The sound of weeping cut through the still, morning silence. The wracking sobs and desperate cries struck a dissonant chord with the bright bird song that announced the early hour. It didn’t matter, Mary Magdalene was alone, bereft of comfort, bereft of the one who had come to her rescue before.
At least that’s what she thought.
Through her tears, she bent down to peer inside the tomb again, forcing herself to acknowledge it’s emptiness. Like salt poured into a wound, she had come to tend to Jesus’ body only to find it gone. But there, inside the tomb, she saw two men. Two angels dressed in robes of pure white, seated where Jesus’ broken and lifeless body had been laid only a few days before. The angels spoke.
“ They asked her, ‘Woman, why are you crying?’
‘They have taken my Lord away,” she said, ‘and I don’t know where they have put him.’ At this, she turned around and saw Jesus standing there, but she did not realize that it was Jesus.
He asked her, ‘Woman, why are you crying? Who is it you are looking for?’
Thinking he was the gardener, she said, ‘Sir, if you have carried him away, tell me where you have put him, and I will get him.’
Jesus said to her, ‘Mary.’
She turned toward him and cried out in Aramaic, ‘Rabboni!’ (which means “Teacher”).” John 20:13-16
The name “Mary” means bitter and, indeed, we find her here, in bitter anguish. Crying out in heartbreak for the loss of the man that she had followed so faithfully. And it is with bitter sadness that Jesus is greeted.
His first act as the triumphal King is to let the sounds of sorrow wash over His ears. To step into the presence of bitterness. This is the way that Jesus chose to reveal His victory. It wasn’t on a grand scale with pomp and circumstance. It was unassuming and tender. Full of the compassion that only He could display.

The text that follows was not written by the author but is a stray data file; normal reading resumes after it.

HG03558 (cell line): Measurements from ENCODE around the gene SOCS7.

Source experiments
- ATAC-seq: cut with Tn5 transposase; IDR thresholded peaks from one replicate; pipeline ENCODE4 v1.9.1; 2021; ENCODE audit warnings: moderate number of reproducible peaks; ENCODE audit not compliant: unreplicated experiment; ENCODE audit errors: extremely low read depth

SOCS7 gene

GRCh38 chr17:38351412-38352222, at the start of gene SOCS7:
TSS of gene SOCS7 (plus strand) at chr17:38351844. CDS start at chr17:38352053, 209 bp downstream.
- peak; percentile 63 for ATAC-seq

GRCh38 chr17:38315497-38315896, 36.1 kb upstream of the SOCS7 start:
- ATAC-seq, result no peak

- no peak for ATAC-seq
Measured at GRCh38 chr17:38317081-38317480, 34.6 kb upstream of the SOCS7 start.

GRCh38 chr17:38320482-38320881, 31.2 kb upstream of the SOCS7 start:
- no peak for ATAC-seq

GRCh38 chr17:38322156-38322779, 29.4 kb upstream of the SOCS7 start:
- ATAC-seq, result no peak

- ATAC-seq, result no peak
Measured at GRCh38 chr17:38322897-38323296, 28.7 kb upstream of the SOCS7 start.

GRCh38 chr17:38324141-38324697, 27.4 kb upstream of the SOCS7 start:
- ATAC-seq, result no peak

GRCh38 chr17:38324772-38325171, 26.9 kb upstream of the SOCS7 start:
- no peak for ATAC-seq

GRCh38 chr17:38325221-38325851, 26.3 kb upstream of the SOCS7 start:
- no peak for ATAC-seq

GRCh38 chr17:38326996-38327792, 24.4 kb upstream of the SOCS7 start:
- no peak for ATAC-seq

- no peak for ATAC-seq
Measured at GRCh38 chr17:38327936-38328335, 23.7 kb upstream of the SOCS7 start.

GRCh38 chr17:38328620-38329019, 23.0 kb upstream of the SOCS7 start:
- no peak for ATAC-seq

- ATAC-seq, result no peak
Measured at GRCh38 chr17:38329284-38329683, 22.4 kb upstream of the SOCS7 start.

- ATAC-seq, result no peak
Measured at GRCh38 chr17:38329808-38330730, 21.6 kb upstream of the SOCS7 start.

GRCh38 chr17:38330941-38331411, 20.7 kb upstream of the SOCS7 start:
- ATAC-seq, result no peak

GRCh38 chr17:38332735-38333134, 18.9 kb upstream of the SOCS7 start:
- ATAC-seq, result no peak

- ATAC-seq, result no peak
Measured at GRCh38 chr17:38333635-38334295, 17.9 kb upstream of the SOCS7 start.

The first words we hear Jesus utter after His resurrection are “Why are you crying?”
His first concern is to acknowledge the heartbreaking condition of humanity, to be present in sorrow, to care about it and to wait upon Mary’s answer.
Jesus, even after defeating the very thing that had heaped sadness and suffering on Mary’s head, cared to hear about what troubled her. He listened and then He simply called her by name. And that was enough. Enough to make her feel so known, so loved, so restored that she saw Him for who He was. Her teacher and friend, the one who had changed her lifetime and time again.
We are in a season of bitter suffering right now. We have lost much. We are afraid. We are stripped bare as a society for the time being. Like Mary, we find ourselves weeping at the grave of all that we once held dear.
But it is Easter and once again, Jesus has stepped out of the battle He already won for us with care and love in His eyes and He asks, “Why are you crying?”
He cares about your suffering. He cares about your tears. He cares enough to listen while you pour out your anxiety and sadness. And then, just like he did with Mary, He will call you by name and reveal who He is. To you.
He still cares for the tears of a single person. He still sees and listens and speaks. He still waits with expectation for us to turn and see him standing before us in victory and love so that we can find comfort and purpose in His resurrection.
It is still the very heart of God to draw near to suffering. He still rescues us with a power that tramples upon death and with a tenderness that wipes away our tears.
So, amid your sorrow, in the middle of your bitterness, turn your eyes upon Jesus.
Let him see the tears as they fall and then, let Him displace them with his presence. He has risen. He has overcome it all and stands intimately with us in triumph.
Psalm 34:18 says, “The Lord is close to the brokenhearted and saves those who are crushed in spirit.” May you, like Mary Magdalene, experience the truth of those words this Easter season.
Originally posted on “The Hope Denver Church Blog”
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